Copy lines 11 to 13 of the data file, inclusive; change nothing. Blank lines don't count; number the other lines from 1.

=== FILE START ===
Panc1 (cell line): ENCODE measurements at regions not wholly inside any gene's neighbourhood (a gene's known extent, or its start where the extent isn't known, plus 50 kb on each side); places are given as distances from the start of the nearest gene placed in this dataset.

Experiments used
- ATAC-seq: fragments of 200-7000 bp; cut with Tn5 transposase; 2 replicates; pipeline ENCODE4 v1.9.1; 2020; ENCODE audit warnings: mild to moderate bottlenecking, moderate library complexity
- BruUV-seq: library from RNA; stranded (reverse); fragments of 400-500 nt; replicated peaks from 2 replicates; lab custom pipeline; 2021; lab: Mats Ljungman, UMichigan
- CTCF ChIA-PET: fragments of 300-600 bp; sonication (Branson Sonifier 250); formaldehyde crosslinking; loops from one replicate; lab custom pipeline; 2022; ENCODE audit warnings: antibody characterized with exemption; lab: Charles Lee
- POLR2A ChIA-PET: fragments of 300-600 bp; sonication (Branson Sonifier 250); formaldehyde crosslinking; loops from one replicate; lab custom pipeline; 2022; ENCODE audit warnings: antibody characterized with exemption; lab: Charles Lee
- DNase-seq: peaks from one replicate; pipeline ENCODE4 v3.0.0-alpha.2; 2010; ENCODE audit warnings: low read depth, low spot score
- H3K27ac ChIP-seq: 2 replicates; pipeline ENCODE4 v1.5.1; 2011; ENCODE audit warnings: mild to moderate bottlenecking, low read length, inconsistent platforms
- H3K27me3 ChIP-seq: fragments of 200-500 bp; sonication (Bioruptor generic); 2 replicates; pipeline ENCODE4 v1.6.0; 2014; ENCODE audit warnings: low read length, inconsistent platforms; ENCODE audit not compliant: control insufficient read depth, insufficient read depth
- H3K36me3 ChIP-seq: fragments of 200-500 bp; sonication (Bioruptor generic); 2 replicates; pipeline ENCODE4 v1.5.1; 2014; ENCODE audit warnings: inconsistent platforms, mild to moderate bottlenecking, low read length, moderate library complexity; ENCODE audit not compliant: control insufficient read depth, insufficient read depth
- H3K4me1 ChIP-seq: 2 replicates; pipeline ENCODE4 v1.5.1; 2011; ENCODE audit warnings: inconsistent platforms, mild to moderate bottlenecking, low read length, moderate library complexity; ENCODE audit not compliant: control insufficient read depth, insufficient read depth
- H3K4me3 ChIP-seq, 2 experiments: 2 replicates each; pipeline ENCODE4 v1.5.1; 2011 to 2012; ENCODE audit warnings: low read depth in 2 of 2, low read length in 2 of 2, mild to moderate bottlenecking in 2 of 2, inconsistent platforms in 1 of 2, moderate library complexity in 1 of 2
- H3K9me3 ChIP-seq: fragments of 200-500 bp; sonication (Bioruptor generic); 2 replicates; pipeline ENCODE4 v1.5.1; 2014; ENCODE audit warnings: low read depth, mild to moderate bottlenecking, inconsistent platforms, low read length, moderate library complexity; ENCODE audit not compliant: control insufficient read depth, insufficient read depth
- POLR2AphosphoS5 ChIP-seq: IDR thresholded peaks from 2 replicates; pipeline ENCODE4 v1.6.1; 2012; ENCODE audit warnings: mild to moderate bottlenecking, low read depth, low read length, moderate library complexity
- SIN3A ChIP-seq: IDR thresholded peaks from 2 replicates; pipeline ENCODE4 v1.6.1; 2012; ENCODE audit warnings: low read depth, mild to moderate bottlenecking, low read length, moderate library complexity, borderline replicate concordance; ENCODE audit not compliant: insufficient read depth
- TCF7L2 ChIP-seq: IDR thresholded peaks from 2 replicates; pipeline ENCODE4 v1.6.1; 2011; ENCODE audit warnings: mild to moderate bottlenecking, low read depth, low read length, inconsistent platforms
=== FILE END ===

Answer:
- H3K4me1 ChIP-seq: 2 replicates; pipeline ENCODE4 v1.5.1; 2011; ENCODE audit warnings: inconsistent platforms, mild to moderate bottlenecking, low read length, moderate library complexity; ENCODE audit not compliant: control insufficient read depth, insufficient read depth
- H3K4me3 ChIP-seq, 2 experiments: 2 replicates each; pipeline ENCODE4 v1.5.1; 2011 to 2012; ENCODE audit warnings: low read depth in 2 of 2, low read length in 2 of 2, mild to moderate bottlenecking in 2 of 2, inconsistent platforms in 1 of 2, moderate library complexity in 1 of 2
- H3K9me3 ChIP-seq: fragments of 200-500 bp; sonication (Bioruptor generic); 2 replicates; pipeline ENCODE4 v1.5.1; 2014; ENCODE audit warnings: low read depth, mild to moderate bottlenecking, inconsistent platforms, low read length, moderate library complexity; ENCODE audit not compliant: control insufficient read depth, insufficient read depth